Initially, her sons didn’t verbatim say “I’m proud of you, Mom.” However when an unnamed Instagram user posted a derogatory comment on one of her photos, her son responded in outrage defending his mom.

"I asked him to delete the comments, of course. A part of me was so proud that he was proud of me and willing to jump to my defense like that," Khairallah-Safadi told Annahar.

Her other son sent a message of praise in solidarity after seeing his mother on the ground with women and children in remote parts of Lebanon listening to their stories.

"He took a photo from TV and said 'Mom, do you realize you’re only 37?' My youngest, a few months after being appointed to the ministry, said 'Mom, I miss you I’m not seeing you as much as I used to, but I am very proud that we did this together'," she said. "They have to know that life is not easy so it’s a good lesson."

Khairallah-Safadi added that despite working incredibly hard, the path to good leadership is not always obvious upon self-reflection.

"Even if you're working extremely hard you ask yourself a lot of questions. Are you sure you’re delivering the right message? First to give them (Women and Youth) hope, and second to tell them 'just do it, I’m backing you up!'" she said.

On Women Empowerment

"If you want to empower women and you want to see more women in politics, more women on board, more women saying no to violence. It doesn’t mean women have to become more aggressive and have this active tension with men. We have to learn to co-exist with them, and change the mentality slowly and surely," Khairallah-Safadi told Annahar.

Minister of State for Economic Empowerment of Women and Youth Violette Khairallah-Safadi, believes whole-heartedly that gender equality is attainable, but we need to be patient and have a clear objective as a society.

"You can't change a culture quickly. By being assertive, having a plan, and having a clear objective, you have to have a focus...Do you know what focus is? It’s finishing one course of action one at a time until success," she said.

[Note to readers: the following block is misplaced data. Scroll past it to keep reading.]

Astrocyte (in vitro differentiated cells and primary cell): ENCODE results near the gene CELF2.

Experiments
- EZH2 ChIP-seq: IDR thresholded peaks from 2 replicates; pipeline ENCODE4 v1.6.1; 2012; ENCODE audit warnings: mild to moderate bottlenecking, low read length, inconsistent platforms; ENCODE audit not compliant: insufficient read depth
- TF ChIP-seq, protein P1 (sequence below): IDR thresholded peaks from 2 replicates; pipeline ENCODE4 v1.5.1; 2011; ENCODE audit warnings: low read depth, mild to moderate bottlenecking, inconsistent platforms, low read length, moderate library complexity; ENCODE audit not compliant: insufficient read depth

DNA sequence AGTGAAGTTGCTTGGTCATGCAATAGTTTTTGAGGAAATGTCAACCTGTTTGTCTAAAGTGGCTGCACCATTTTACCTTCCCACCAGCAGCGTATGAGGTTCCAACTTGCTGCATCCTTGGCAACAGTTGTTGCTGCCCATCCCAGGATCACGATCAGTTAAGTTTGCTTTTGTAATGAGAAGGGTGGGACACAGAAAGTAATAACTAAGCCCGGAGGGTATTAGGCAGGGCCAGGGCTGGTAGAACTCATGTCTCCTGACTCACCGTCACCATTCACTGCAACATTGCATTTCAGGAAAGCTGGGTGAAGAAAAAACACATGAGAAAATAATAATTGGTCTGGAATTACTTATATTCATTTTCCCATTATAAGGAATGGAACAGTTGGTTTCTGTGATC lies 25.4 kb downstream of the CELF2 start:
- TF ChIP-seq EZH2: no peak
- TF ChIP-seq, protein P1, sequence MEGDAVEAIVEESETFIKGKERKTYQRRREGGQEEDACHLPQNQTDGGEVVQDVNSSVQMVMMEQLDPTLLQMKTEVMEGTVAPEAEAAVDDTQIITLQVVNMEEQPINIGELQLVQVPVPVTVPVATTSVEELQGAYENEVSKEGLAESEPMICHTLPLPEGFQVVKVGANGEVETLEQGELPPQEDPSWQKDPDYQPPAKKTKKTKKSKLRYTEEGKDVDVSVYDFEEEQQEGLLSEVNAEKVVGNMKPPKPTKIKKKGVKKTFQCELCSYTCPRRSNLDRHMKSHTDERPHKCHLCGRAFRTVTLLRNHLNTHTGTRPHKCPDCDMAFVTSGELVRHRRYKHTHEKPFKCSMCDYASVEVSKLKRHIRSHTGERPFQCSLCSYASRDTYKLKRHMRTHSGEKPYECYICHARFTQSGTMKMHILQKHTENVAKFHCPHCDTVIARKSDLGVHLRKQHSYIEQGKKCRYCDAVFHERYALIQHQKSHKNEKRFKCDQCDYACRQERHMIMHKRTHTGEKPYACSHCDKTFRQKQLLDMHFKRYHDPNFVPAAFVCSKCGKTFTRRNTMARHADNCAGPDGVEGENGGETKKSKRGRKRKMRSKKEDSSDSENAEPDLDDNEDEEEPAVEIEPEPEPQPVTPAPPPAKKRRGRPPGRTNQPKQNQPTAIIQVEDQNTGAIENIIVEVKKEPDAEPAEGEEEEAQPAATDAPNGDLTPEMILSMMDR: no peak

On Balance

Despite Khairallah-Safadi wearing many hats, in what seems like an effortless fashion, she admits that time management is not as easy as it looks.

"I take it one day at a time. Time management is very important. However, even with the best time management ever, with the most supportive children ever, and with the most supportive husband ever, you will still struggle. Finding a work-life balance is difficult, but attainable with time," Khairallah-Safadi told Annahar.

Khairallah-Safadi accordingly stressed that your support system, or the absence thereof, can make or break you.

"If you don't have very strong backing from your partner and your children the challenges can break you very easily. Seeing a man that really believes in you can make all the difference. I wouldn’t be here without the support of my family," she said.

On Ministry Goals

The objectives of the Ministry of Economic Empowerment of Women and Youth are separated into four pillars.

"The first pillar focuses on having the right legal framework, the second pillar focuses on the private sector, specifically start-ups and entrepreneurship for women and youth. The third pillar focuses on accelerated vocational training, and the fourth pillar focuses on social responsibility," Khairallah-Safadi told Annahar.

Despite each pillar being equally important in fulfilling the objectives of the ministry, Khairallah-Safadi is especially passionate about working on social responsibility.

"Being responsible and giving back to society is a culture as well. Having the privileged youth helping other youth achieve their dreams? This is something - this is my favorite pillar," she said. 

With high unemployment rates, a staggering brain drain issue, and the mismatch of supply and demand matching fresh graduates to jobs, Khairallah-Safadi is committed to improving the situations of Lebanese youth.

"You learn from them, (the youth) they have a lot to say," she added. 


Welcome to “NAYA,” the newest addition to Annahar’s coverage. This section aims at fortifying Lebanese women’s voices by highlighting their talents, challenges, innovations, and women’s empowerment. We will also be reporting on the world of work, family, style, health, and culture. NAYA is devoted to women of all generations. NAYA Editor, Sally Farhat: